Outcomes in hypertensive disorders of pregnancy in the North Indian population
Authors Sachan R, Patel ML, Sachan P, Gaurav A, Singh M, Bansal B
Received 19 November 2012
Accepted for publication 20 December 2012
Published 6 March 2013 Volume 2013:5 Pages 101—108
Checked for plagiarism Yes
Review by Single anonymous peer review
Peer reviewer comments 2
Rekha Sachan,1 Munna Lal Patel,2 Pushpalata Sachan,3 Amrita Gaurav,1 Meenakshi Singh,1 Bhumika Bansal1
1Department of Obstetrics and Gynecology, 2Department of Medicine, 3Department of Physiology, King George's Medical University, Lucknow, Uttar Pradesh, India
Introduction: Hypertensive disorders complicating pregnancy seriously endanger the safety of the mother and fetus during pregnancy. Very few studies have explored hypertensive disorders of pregnancy in India, even though this disease has been associated with adverse maternal and perinatal outcomes. This study aimed to analyze the disease pattern and risk factors associated with the disorder and assess the maternal and fetal outcomes in cases of hypertensive disorders of pregnancy.
Subjects and methods: This case-control study was carried out over 1 year from 2011 to 2012 at the Department of Obstetrics and Gynecology, King George's Medical University, Lucknow, Uttar Pradesh, India. A total of 149 patients were enrolled in the study. As seven were lost to follow-up, analysis was carried out on 142 cases. Patients were further classified according to the National High Blood Pressure Education Program Working Group (2000) as having mild preeclampsia (65 cases), severe preeclampsia (32 cases), or eclampsia (45 cases). Thirty-one healthy pregnant non-hypertensive women were enrolled into the study as controls.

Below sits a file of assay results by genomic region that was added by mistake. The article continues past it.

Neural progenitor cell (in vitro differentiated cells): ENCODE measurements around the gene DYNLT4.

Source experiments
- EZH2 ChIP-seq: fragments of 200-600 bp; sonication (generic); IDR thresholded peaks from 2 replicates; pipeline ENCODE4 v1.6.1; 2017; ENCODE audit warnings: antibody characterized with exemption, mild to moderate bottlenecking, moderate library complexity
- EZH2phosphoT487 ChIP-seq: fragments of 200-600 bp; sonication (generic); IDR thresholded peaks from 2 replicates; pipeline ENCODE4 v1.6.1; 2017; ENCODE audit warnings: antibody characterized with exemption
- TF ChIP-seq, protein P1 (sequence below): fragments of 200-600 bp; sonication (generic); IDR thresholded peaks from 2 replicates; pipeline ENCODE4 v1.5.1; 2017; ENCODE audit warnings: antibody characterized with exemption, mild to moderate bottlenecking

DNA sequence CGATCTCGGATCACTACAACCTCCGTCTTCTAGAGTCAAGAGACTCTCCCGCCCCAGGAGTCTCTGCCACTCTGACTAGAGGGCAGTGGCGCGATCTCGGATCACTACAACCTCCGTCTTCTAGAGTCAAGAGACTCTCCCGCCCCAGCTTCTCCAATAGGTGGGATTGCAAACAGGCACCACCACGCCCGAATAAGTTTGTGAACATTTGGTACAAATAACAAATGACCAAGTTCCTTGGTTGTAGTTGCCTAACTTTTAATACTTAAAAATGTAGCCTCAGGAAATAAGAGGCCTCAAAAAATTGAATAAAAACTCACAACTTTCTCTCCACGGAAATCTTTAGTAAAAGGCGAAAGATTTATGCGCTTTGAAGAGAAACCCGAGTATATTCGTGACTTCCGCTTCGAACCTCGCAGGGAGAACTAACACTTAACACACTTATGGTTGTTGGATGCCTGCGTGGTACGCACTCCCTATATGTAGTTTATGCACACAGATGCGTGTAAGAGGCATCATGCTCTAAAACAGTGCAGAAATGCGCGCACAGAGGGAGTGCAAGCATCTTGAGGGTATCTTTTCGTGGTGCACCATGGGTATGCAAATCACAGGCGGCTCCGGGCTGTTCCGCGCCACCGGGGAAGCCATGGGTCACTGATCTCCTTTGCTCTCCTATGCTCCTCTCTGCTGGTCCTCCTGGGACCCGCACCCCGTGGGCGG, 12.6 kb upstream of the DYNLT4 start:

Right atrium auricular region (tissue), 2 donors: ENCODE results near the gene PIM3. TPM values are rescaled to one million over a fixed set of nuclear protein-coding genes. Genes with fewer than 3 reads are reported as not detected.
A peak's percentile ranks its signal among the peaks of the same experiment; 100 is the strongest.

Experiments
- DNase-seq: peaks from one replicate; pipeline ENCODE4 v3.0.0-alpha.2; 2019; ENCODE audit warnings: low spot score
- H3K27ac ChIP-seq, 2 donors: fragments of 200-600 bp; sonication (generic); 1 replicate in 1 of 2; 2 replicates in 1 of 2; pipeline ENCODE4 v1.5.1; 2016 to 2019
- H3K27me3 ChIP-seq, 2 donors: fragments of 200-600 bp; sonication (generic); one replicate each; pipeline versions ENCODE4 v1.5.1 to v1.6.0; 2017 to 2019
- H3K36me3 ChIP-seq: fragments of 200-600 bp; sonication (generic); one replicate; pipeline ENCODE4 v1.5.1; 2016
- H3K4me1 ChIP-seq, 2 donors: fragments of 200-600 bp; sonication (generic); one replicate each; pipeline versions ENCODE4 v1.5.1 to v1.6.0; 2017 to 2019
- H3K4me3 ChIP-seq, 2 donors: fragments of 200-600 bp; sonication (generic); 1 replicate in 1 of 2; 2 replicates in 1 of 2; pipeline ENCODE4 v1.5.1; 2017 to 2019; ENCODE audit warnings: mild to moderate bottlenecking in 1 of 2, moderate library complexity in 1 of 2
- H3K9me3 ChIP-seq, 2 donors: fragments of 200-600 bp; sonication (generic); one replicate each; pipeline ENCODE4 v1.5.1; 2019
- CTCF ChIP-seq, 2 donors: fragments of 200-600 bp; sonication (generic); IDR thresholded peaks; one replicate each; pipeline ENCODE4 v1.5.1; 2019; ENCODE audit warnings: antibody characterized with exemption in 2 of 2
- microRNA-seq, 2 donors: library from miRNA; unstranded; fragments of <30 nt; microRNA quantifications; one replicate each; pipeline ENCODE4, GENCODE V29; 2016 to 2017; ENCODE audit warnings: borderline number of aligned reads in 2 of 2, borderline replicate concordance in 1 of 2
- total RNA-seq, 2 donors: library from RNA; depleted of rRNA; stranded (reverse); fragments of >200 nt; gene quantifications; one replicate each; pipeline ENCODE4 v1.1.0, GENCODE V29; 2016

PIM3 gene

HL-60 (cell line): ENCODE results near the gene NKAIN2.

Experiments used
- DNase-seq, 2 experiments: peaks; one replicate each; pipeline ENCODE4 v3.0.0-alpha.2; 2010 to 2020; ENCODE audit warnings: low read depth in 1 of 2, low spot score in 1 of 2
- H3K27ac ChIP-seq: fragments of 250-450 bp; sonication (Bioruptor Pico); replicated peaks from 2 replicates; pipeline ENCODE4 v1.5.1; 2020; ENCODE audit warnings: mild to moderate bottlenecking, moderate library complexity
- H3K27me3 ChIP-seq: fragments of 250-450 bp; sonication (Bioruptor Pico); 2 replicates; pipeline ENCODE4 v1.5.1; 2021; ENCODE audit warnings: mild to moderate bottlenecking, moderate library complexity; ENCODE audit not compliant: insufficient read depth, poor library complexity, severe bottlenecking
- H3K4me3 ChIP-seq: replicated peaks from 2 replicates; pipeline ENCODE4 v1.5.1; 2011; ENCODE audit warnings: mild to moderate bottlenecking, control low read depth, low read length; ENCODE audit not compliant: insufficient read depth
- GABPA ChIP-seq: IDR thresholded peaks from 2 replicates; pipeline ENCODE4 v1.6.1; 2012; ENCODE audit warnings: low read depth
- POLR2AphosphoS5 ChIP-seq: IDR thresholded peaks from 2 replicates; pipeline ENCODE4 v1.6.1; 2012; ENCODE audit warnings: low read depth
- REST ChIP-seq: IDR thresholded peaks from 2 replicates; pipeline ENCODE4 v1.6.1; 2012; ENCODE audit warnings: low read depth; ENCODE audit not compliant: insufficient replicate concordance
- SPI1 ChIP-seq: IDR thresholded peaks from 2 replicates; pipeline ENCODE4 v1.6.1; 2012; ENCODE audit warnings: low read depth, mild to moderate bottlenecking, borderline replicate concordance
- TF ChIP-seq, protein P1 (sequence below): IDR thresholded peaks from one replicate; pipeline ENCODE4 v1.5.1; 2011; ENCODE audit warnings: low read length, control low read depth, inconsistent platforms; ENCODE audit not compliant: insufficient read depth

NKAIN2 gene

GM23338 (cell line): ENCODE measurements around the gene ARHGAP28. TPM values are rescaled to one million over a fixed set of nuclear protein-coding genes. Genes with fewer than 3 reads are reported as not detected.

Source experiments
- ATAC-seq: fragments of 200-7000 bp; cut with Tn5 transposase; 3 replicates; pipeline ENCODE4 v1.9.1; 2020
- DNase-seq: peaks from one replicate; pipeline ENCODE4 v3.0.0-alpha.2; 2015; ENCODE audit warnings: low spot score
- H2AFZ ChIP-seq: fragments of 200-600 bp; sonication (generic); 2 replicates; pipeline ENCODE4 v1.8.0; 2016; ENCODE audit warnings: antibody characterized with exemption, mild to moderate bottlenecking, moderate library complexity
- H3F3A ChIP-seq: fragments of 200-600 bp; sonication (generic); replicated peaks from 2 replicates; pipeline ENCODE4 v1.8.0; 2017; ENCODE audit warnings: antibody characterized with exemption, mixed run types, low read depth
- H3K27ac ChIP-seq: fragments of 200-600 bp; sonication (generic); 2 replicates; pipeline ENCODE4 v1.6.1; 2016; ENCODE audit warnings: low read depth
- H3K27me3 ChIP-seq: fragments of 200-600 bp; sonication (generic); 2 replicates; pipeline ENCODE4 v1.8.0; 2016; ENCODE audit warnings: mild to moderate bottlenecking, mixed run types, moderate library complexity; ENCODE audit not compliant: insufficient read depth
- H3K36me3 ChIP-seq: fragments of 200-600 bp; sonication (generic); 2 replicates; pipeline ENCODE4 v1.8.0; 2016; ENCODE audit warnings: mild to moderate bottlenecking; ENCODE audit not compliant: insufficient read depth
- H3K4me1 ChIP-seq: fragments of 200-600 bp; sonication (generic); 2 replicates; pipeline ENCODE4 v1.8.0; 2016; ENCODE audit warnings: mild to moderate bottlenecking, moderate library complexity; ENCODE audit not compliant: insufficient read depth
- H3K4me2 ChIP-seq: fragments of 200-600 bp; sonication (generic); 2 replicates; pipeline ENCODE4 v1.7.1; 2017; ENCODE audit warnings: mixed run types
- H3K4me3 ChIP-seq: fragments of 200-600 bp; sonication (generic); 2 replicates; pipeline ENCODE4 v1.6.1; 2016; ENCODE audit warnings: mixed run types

Results: The most common manifestation was edema, seen in 90% of cases. Proteinuria was also relatively common, 26.76% of patients with proteinuria of ≥300 mg/24 hours, 47.88% with proteinuria of ≥2 g/24 hours, and 25.35% with a urinary protein excretion of 3–5 g/24 hours. Central nervous system involvement was observed in 42.2% of cases, elevated bilirubin levels in 47.0%, visual symptoms in 6.4%, vaginal bleeding in 11.3%, and HELLP (hemolysis, elevated liver enzymes, and low platelet count) syndrome was reported in 2.80%. Maternal deaths occurred in 2.8% of cases, all of which were from the eclampsia group. Stillbirths occurred in 16.9% of cases, and overall neonatal death observed in 4.23% of cases.
Conclusion: Women with hypertensive disorders of pregnancy were more prone to adverse maternal and fetal outcomes than normotensive pregnant women, but we observed a decreasing trend in the present study compared with that reported in other studies, which might be due to the increased number of hospital deliveries that occurred in our study.
Keywords: HELLP syndrome, acute renal failure, maternal outcome, neonatal outcome
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